"I learned about contact approaches when I studied for my instrument rating, but I've never used one. Are they ever useful? When should they be avoided?" — Stephen H.
“A contact approach is an IFR Approach to an airport that does not require flying a specific procedure. Several conditions must be met for a contact approach:
- The pilot must request a contact approach.
- The controller cannot initiate a contact approach.
- The airport must have a published instrument approach.
- The pilot must remain clear of clouds, have at least one-mile flight visibility, and reasonably expect to continue to the destination airport in those conditions.
The pilot assumes responsibility for obstruction clearance while conducting a contact approach.
Given all that, a contact approach can be a useful tool in certain situations. How would this work in the real world?
Suppose you are being vectored for an instrument approach and sight the airport through breaks in the clouds. All of the conditions above are met. Instead of going all the way out and executing a full procedure, you can turn towards the airport; saving flying miles and time. Or there may be a local weather issue, such as a fog bank over one end of the airport that might make an instrument approach unsuccessful.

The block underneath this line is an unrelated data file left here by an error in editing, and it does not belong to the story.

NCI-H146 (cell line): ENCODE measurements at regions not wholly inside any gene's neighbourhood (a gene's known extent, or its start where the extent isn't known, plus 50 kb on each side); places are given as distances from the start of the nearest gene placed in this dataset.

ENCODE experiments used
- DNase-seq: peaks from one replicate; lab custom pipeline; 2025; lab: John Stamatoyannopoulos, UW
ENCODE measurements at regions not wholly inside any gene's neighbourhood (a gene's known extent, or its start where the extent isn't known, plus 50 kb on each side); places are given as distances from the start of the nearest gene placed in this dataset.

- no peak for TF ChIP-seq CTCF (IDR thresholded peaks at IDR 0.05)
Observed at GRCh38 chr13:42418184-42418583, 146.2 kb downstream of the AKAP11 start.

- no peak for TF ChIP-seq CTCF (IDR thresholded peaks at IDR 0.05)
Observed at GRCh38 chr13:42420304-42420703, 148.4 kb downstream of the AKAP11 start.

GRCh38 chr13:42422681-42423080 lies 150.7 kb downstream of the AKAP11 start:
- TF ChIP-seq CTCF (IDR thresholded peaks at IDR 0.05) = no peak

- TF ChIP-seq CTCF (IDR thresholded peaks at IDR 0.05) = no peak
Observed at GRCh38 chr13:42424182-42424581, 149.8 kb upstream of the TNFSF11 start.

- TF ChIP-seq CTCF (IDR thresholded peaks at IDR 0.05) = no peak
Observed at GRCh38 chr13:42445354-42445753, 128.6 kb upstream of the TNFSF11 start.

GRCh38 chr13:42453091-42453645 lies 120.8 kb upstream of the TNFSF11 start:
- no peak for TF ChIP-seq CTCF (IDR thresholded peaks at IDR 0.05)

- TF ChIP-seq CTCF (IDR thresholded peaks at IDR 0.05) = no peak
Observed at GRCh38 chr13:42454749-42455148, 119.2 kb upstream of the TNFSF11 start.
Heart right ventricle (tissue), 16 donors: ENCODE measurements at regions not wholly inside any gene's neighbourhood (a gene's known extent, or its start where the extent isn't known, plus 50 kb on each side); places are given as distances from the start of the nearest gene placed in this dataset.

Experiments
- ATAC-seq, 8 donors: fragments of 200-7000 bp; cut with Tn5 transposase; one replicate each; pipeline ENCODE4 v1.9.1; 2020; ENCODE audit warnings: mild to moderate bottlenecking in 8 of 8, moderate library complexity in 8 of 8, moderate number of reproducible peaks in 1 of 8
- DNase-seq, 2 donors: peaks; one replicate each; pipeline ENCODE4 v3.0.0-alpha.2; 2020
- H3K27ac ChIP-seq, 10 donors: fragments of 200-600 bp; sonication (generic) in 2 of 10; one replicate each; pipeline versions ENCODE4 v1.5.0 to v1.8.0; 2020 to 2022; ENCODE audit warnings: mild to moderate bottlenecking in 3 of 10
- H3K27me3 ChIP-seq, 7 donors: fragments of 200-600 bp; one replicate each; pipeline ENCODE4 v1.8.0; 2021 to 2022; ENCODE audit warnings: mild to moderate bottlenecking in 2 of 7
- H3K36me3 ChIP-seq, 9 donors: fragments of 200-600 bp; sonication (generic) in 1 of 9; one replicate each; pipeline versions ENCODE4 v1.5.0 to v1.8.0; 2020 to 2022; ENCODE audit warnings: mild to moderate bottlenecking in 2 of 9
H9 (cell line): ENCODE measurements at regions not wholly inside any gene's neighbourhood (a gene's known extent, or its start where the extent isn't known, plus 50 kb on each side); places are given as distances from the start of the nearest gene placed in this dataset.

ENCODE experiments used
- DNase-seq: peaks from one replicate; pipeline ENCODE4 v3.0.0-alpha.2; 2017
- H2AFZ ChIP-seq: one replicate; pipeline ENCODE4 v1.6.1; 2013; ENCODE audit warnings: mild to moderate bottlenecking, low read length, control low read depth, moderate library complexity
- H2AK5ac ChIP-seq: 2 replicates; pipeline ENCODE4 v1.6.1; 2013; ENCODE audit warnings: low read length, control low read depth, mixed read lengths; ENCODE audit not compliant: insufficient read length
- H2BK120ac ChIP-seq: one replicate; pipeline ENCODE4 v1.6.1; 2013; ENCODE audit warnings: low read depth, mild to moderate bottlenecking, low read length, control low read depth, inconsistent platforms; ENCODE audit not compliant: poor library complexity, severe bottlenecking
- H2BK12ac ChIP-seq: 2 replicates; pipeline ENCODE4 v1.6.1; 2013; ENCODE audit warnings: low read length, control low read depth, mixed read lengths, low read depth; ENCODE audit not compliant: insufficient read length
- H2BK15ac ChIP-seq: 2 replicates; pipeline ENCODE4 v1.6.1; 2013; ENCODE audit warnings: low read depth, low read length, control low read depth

A contact approach is not without risks, however. Once you are cleared for a contact approach, all navigation and terrain clearance is on the pilot. If you lose sight of the airport or fly into a cloud, there is no missed approach and no terrain clearance provided.
If you do accept a contact approach be certain you can complete the approach or have a really good Plan B.”
Watch this video to see a contact approach in action.
Have you ever used a contact approach in the real world?